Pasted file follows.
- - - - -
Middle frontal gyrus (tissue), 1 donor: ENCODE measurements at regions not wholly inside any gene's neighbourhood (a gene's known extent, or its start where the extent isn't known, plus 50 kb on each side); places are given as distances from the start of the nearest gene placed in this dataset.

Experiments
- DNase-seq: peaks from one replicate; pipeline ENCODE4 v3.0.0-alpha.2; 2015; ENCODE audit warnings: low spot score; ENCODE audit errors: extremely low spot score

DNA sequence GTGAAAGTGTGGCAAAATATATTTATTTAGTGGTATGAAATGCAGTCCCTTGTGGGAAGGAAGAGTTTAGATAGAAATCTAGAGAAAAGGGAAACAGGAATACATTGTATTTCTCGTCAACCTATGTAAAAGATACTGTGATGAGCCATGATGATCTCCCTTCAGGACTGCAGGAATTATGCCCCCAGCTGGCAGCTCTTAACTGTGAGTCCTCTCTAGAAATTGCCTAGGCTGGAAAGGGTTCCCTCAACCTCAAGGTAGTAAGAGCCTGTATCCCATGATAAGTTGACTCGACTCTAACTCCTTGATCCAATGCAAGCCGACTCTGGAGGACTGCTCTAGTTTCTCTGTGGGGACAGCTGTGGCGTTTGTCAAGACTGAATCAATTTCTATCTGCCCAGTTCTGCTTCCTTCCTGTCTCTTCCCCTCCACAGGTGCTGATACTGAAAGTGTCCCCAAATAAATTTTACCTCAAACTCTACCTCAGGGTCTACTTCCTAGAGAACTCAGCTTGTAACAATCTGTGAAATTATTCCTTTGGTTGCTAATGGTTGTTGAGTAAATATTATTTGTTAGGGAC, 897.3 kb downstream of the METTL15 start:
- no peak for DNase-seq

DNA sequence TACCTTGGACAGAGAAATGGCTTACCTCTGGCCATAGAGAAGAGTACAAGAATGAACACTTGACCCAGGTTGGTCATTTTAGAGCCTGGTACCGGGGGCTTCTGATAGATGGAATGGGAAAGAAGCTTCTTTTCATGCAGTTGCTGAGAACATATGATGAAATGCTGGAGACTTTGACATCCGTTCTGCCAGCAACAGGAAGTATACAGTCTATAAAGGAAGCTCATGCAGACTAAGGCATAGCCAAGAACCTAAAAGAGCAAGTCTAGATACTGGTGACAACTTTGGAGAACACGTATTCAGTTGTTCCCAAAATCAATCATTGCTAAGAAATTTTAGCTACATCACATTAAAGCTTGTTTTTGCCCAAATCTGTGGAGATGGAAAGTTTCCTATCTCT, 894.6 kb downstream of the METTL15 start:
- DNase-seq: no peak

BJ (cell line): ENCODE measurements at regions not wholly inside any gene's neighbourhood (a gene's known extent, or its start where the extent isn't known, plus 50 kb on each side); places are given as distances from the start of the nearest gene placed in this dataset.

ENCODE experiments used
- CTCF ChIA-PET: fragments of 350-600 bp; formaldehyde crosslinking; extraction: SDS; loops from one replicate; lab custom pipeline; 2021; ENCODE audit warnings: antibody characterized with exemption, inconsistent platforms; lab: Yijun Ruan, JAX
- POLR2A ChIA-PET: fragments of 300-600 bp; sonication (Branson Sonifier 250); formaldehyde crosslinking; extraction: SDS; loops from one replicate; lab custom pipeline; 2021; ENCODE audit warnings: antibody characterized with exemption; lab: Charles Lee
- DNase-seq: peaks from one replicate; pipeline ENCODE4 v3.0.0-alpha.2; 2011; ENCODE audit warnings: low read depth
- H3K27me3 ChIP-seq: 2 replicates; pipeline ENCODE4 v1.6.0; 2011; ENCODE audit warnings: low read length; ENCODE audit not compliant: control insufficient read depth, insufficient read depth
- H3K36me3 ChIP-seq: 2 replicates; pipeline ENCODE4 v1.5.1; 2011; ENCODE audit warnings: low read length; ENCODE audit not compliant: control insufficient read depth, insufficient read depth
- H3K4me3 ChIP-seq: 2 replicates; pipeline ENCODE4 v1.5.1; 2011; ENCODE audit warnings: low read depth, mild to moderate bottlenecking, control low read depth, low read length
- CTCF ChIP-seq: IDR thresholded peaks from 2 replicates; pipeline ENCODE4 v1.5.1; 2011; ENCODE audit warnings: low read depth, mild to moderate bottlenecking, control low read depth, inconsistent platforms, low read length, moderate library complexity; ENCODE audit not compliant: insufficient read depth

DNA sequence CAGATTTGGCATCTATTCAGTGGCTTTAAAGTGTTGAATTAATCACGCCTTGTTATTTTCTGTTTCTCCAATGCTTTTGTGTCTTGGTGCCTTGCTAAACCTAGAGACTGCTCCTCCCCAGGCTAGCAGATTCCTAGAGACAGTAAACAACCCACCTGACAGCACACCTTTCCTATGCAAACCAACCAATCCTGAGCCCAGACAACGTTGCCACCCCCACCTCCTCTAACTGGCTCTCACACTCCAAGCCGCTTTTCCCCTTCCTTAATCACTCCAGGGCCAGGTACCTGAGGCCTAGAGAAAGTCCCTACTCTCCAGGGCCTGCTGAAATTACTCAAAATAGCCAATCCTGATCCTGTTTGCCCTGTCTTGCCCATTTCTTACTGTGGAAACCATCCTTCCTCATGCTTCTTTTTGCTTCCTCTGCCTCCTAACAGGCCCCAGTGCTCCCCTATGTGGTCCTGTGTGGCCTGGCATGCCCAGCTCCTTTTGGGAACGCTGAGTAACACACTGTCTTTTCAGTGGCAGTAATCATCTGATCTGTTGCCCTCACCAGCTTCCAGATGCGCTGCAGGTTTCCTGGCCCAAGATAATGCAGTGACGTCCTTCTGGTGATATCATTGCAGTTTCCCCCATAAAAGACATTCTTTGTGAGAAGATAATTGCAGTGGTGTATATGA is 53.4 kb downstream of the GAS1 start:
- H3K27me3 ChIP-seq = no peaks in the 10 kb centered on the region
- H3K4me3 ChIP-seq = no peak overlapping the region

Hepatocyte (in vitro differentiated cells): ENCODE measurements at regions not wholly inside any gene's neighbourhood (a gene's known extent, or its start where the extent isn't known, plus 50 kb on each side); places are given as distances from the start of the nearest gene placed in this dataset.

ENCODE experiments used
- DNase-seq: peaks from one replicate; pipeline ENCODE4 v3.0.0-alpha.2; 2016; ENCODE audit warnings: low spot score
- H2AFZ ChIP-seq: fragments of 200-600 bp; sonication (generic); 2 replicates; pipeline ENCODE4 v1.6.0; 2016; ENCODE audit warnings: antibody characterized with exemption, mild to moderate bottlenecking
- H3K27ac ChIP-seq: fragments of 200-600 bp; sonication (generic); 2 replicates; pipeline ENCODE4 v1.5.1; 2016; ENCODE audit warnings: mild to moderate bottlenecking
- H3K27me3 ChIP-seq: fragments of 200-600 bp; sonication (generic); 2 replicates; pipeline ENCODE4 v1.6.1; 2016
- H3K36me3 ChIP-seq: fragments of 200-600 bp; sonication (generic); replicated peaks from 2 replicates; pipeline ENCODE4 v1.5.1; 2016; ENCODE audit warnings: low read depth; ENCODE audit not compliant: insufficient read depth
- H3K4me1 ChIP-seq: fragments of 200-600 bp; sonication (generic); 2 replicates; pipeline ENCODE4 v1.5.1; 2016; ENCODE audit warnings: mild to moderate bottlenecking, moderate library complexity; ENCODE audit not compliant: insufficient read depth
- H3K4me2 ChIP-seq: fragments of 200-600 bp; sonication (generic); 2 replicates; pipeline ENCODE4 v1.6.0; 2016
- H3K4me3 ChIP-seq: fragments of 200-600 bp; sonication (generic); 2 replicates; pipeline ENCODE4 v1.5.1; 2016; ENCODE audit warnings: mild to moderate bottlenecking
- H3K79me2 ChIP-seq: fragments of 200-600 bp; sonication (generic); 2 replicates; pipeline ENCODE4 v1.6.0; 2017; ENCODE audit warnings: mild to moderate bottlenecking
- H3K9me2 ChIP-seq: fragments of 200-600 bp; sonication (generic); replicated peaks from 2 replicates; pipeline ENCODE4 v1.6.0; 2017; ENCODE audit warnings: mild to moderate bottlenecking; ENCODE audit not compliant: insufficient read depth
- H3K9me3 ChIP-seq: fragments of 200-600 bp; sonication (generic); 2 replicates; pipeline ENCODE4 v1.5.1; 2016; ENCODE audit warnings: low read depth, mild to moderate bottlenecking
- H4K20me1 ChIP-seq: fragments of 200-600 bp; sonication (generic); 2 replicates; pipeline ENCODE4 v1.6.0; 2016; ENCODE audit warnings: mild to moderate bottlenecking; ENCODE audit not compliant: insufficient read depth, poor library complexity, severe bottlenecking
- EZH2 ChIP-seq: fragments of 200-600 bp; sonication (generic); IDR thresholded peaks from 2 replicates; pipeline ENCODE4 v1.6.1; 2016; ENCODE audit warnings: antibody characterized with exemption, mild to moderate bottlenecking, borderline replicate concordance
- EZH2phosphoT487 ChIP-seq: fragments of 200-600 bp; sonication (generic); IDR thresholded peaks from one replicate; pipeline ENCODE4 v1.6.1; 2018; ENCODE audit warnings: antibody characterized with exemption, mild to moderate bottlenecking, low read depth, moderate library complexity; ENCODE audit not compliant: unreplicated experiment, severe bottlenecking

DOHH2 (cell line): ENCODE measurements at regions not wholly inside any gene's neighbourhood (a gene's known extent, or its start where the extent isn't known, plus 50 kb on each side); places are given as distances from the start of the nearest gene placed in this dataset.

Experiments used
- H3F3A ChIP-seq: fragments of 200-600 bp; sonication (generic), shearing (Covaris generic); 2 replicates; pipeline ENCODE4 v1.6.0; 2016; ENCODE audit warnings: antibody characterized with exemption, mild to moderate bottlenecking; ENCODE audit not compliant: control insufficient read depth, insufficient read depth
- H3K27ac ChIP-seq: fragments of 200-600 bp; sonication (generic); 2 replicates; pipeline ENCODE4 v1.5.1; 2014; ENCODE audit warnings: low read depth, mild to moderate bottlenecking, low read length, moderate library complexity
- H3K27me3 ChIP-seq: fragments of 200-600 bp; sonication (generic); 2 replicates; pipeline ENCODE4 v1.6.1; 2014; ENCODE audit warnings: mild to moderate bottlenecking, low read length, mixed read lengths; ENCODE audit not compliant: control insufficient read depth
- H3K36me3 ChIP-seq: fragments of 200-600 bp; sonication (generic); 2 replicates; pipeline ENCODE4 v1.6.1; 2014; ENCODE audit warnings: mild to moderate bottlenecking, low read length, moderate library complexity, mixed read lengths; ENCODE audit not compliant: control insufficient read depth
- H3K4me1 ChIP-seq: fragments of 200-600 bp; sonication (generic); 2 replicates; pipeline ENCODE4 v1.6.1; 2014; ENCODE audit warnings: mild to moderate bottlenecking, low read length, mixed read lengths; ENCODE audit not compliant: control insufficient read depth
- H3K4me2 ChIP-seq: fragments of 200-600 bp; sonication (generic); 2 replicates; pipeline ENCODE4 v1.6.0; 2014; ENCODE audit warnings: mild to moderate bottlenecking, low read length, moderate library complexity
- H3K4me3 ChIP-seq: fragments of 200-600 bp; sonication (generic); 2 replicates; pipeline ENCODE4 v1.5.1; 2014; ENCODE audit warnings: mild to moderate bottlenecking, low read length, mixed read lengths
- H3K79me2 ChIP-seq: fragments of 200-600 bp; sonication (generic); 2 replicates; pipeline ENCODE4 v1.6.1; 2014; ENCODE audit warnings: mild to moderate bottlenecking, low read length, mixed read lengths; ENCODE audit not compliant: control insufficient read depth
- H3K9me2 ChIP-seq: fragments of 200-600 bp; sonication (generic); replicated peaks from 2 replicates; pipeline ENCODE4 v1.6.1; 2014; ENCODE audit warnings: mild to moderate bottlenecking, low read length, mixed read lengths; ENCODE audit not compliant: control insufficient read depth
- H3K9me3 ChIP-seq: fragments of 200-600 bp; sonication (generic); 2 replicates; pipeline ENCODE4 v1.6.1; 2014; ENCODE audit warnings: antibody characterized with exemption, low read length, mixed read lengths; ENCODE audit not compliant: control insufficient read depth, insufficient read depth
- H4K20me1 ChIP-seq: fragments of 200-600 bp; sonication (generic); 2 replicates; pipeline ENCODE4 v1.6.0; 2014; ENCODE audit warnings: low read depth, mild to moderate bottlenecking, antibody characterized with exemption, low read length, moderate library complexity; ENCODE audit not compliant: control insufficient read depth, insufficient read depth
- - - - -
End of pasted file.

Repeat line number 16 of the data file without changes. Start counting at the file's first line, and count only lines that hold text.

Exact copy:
- CTCF ChIP-seq: IDR thresholded peaks from 2 replicates; pipeline ENCODE4 v1.5.1; 2011; ENCODE audit warnings: low read depth, mild to moderate bottlenecking, control low read depth, inconsistent platforms, low read length, moderate library complexity; ENCODE audit not compliant: insufficient read depth